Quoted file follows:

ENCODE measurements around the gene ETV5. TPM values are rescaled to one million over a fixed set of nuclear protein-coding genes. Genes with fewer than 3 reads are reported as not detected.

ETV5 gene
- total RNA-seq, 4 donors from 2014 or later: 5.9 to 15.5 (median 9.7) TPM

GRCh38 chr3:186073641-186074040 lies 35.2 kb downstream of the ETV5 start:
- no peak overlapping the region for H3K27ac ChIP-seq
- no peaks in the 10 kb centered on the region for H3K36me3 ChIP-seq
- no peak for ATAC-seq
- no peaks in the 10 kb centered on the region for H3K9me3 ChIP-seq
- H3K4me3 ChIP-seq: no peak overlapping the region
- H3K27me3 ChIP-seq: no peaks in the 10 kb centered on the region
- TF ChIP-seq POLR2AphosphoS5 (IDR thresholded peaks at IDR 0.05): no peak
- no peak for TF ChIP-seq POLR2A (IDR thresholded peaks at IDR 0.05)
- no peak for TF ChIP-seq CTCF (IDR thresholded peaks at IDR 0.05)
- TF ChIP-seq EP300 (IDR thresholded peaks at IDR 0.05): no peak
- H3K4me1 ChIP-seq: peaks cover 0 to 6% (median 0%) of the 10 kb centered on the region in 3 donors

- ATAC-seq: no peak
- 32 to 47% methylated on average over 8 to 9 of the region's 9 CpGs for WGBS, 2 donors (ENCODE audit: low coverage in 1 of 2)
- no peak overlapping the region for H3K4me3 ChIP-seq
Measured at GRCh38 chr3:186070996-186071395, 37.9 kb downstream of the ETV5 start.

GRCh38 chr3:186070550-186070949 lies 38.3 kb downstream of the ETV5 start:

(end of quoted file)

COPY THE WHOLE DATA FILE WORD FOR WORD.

ENCODE measurements around the gene ETV5. TPM values are rescaled to one million over a fixed set of nuclear protein-coding genes. Genes with fewer than 3 reads are reported as not detected.

ETV5 gene
- total RNA-seq, 4 donors from 2014 or later: 5.9 to 15.5 (median 9.7) TPM

GRCh38 chr3:186073641-186074040 lies 35.2 kb downstream of the ETV5 start:
- no peak overlapping the region for H3K27ac ChIP-seq
- no peaks in the 10 kb centered on the region for H3K36me3 ChIP-seq
- no peak for ATAC-seq
- no peaks in the 10 kb centered on the region for H3K9me3 ChIP-seq
- H3K4me3 ChIP-seq: no peak overlapping the region
- H3K27me3 ChIP-seq: no peaks in the 10 kb centered on the region
- TF ChIP-seq POLR2AphosphoS5 (IDR thresholded peaks at IDR 0.05): no peak
- no peak for TF ChIP-seq POLR2A (IDR thresholded peaks at IDR 0.05)
- no peak for TF ChIP-seq CTCF (IDR thresholded peaks at IDR 0.05)
- TF ChIP-seq EP300 (IDR thresholded peaks at IDR 0.05): no peak
- H3K4me1 ChIP-seq: peaks cover 0 to 6% (median 0%) of the 10 kb centered on the region in 3 donors

- ATAC-seq: no peak
- 32 to 47% methylated on average over 8 to 9 of the region's 9 CpGs for WGBS, 2 donors (ENCODE audit: low coverage in 1 of 2)
- no peak overlapping the region for H3K4me3 ChIP-seq
Measured at GRCh38 chr3:186070996-186071395, 37.9 kb downstream of the ETV5 start.

GRCh38 chr3:186070550-186070949 lies 38.3 kb downstream of the ETV5 start: